However hard the manufacturers try, Vinyl always fails to perfectly mimic some of the commonly used materials that you would desperately want to fake. Therefore, excellent flooring mimicry remains to be a preserve of the Laminate option.

Vinyl floors exposed to direct sunlight for moderate periods tend to fade quite faster. Just like Laminate flooring, small damaged sections will require the whole structure to be dismantled and replaced.

Tile

Tiles have gained popularity over the years as a durable flooring option not only suited for the bathroom and patios but also as an option that can be installed in the living room and the rest of the home. If you are looking for a durable flooring option, forget about hardwood, laminate, and vinyl – choose tiles. They are also a better option for high traffic as well as humid rooms.

Pros:

Tiles offer more visual design options. They are primarily available in porcelain, natural, and ceramic – the three most durable and fire-resistant surfaces you can ever add on your floor. You can choose between high texture rustic surfaces and smooth options with plenty of variations in-between.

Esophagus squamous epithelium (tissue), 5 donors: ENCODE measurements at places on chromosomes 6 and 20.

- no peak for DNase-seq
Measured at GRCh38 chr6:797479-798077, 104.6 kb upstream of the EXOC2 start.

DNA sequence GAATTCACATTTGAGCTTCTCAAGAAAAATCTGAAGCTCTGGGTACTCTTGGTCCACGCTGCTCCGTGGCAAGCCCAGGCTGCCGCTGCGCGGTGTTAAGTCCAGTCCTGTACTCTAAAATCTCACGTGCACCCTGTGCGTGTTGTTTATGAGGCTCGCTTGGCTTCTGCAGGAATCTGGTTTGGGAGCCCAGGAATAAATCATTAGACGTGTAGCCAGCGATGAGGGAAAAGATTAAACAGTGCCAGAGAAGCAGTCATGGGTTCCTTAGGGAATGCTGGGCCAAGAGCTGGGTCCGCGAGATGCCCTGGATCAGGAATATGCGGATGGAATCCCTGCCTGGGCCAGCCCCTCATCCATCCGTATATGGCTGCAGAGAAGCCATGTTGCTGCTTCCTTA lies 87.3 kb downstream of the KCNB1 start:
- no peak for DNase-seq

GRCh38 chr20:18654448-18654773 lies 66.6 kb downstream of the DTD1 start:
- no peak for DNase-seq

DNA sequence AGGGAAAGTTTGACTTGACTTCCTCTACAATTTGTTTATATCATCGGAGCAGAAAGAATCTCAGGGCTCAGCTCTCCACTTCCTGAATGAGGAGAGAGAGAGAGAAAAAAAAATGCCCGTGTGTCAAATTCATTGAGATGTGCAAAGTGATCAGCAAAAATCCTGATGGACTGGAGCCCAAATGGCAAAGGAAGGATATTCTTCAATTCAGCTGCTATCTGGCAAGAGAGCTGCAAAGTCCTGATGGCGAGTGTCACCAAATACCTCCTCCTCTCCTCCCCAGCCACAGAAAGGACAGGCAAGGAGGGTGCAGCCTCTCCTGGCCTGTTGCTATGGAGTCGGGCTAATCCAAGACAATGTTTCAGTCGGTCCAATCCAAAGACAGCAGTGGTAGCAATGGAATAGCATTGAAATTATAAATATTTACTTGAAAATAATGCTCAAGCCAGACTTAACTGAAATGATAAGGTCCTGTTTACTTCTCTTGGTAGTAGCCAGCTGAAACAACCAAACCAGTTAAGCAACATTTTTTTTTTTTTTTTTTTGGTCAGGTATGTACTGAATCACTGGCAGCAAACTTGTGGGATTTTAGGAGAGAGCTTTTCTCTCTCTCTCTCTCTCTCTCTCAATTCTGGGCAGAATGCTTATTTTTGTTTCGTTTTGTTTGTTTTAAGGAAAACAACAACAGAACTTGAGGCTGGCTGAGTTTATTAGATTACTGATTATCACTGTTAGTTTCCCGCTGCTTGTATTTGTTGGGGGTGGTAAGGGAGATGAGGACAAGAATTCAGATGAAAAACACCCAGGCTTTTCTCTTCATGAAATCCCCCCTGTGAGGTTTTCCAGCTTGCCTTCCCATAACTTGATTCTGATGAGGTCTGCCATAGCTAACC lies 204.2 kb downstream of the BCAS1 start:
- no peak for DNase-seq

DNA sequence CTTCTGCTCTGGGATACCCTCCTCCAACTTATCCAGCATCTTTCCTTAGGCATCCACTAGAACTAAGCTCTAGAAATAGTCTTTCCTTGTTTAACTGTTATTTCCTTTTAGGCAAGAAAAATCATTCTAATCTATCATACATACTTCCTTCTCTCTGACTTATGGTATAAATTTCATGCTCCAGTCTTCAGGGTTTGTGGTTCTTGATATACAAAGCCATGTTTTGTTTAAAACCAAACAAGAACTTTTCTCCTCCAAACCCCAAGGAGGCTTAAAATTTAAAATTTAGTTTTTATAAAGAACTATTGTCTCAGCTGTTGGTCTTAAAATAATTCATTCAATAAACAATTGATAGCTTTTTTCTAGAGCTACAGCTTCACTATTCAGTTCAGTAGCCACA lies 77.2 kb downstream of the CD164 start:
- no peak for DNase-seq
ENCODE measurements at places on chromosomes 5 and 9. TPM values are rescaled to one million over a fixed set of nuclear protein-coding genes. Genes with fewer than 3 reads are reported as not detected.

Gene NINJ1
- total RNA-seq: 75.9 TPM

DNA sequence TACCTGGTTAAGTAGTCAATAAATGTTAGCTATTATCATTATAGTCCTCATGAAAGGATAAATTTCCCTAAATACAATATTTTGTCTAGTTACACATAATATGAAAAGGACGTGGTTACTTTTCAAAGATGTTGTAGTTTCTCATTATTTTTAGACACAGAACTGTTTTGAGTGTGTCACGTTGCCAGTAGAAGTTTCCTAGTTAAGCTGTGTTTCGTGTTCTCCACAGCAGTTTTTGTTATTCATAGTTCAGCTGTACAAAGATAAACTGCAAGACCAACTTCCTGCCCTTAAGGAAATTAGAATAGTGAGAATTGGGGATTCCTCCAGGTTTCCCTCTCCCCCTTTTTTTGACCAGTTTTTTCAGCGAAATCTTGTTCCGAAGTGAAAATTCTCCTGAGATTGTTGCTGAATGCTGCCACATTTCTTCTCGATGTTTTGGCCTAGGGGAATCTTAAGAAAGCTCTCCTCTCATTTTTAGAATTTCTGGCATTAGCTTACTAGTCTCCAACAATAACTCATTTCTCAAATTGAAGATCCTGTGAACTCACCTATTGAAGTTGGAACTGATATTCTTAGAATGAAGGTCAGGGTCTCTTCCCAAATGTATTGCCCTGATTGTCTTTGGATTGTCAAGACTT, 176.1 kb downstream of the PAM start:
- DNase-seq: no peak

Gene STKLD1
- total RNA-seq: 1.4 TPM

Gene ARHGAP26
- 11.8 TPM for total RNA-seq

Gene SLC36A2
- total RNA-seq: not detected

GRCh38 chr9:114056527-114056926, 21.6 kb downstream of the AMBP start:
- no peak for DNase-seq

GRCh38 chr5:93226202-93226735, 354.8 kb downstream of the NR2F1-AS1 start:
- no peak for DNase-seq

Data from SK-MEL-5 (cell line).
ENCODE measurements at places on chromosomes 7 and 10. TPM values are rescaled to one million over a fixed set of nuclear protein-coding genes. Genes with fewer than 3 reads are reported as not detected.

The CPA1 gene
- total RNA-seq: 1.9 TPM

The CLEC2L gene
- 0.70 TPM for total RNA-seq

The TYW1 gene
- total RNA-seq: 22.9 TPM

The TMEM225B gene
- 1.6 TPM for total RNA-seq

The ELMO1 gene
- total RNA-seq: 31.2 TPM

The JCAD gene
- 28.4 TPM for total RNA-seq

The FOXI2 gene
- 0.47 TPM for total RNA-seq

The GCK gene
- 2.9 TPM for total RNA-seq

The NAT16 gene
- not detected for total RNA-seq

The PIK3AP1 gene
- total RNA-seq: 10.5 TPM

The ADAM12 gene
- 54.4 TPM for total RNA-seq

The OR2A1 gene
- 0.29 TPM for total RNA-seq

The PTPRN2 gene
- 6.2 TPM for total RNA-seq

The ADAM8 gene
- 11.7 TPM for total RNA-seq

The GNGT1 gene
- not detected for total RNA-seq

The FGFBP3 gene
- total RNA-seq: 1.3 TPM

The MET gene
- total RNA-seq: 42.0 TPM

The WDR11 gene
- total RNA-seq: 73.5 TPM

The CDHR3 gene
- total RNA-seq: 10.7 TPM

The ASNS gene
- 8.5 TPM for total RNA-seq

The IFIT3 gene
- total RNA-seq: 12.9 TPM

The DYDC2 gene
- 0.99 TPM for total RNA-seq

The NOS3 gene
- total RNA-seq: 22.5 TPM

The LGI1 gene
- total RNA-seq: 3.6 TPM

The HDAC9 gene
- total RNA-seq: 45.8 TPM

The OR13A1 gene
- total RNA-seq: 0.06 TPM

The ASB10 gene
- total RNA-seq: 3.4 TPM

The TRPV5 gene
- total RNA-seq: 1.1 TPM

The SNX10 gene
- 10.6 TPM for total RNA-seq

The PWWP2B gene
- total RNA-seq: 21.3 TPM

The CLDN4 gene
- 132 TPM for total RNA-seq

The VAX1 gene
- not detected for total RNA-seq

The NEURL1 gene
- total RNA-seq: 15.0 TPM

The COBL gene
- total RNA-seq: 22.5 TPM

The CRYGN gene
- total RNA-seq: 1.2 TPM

Although most of the tiles you’ll find in the store are in the form of squared slabs, you can order custom tiles measuring exactly as you want them to be.

Tiles are great for virtually any surface: high traffic surfaces, rooms prone to humidity, surfaces that should be easy to clean, etc.

Cons:

The biggest flaw of tiles is in their grouts – grout lines tend to accumulate dirt and stains with time to a point of becoming unsightly and hard to clean. You need to install them properly.

If you leave some air spaces under them, they become prone to cracking under sufficient weight, say, the leg of a safe set, or heavy table (or aquarium, piano, treadmill, etc).

A broken tile isn’t easy to remove either, you will need to get rid of the whole piece and replace it with another. Because they don’t absorb sound particularly well like hardwood, for example, they will make household conversations and noises sound louder than they actually are.